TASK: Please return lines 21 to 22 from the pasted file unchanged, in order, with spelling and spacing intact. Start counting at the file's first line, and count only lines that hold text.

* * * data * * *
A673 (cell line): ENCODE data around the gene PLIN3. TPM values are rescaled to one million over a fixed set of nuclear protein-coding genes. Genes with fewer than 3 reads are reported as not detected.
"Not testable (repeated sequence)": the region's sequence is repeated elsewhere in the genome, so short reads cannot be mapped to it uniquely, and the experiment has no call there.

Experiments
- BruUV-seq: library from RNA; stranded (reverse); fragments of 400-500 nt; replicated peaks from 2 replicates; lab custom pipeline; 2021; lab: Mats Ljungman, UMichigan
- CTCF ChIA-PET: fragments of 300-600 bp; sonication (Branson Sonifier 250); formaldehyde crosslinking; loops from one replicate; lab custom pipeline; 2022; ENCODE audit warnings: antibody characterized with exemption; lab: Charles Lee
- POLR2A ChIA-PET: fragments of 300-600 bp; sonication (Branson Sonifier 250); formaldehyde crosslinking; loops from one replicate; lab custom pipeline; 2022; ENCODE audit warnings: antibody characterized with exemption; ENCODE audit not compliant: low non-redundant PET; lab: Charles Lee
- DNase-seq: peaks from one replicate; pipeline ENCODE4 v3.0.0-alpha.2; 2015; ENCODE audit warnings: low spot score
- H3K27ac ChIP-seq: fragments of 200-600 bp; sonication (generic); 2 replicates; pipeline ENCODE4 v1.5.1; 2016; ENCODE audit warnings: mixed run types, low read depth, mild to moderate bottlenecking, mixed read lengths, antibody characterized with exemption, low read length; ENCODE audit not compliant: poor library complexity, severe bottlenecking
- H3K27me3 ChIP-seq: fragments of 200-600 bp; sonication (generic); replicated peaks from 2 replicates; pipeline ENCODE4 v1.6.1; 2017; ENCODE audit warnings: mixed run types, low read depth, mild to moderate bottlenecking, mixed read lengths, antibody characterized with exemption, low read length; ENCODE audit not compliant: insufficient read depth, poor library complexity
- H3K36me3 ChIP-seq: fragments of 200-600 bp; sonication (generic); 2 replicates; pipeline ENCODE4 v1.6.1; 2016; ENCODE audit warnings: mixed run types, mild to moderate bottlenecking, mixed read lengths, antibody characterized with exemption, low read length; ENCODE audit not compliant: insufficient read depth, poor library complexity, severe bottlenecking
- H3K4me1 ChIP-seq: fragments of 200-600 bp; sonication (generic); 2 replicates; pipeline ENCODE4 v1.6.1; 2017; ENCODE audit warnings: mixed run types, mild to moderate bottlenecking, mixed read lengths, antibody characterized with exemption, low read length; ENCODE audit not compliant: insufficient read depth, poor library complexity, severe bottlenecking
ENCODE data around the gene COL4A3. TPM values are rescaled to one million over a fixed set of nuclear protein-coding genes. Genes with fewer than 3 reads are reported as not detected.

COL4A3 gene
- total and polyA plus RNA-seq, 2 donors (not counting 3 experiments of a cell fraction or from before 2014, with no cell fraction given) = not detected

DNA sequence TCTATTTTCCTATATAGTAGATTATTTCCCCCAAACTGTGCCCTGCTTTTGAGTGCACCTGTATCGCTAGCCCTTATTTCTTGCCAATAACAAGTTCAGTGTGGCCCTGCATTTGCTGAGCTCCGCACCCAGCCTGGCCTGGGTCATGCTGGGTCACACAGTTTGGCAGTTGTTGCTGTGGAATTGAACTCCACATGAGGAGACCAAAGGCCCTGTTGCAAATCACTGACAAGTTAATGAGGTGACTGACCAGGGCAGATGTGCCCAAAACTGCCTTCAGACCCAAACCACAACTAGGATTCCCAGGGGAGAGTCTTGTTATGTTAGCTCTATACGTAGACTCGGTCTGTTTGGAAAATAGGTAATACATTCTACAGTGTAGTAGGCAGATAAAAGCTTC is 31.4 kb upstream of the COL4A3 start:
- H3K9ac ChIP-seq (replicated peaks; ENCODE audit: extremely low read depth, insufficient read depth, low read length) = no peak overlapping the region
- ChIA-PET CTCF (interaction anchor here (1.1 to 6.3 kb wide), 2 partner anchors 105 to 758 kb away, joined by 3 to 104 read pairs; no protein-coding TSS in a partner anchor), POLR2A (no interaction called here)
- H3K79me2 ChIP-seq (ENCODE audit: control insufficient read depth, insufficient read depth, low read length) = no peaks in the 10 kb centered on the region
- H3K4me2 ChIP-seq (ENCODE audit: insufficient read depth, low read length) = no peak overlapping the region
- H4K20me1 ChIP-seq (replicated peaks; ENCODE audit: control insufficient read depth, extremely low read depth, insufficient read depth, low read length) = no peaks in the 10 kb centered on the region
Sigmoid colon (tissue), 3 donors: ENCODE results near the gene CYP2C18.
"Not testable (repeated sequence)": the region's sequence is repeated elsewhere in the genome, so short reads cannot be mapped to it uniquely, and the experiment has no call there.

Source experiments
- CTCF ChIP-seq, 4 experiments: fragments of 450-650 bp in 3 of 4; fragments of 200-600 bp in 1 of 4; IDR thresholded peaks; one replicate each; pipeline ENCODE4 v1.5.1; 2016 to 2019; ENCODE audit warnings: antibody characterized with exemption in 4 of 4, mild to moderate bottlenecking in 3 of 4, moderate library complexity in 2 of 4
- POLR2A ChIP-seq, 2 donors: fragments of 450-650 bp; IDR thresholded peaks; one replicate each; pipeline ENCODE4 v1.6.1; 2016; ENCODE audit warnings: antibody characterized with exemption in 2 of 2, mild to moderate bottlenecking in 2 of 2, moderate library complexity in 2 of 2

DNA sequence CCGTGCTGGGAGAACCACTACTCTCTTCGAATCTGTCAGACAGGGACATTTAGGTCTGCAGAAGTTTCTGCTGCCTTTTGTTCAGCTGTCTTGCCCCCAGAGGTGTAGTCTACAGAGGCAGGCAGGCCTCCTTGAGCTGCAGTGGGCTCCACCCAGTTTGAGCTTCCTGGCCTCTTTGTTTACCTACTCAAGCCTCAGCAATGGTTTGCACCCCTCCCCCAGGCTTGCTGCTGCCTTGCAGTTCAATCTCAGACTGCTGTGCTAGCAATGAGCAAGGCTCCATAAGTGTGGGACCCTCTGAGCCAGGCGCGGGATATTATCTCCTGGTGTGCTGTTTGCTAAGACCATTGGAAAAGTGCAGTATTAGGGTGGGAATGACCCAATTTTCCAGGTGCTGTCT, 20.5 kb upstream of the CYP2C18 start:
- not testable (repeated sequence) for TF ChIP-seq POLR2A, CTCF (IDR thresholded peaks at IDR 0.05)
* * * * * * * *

Sigmoid colon (tissue), 3 donors: ENCODE results near the gene CYP2C18.
"Not testable (repeated sequence)": the region's sequence is repeated elsewhere in the genome, so short reads cannot be mapped to it uniquely, and the experiment has no call there.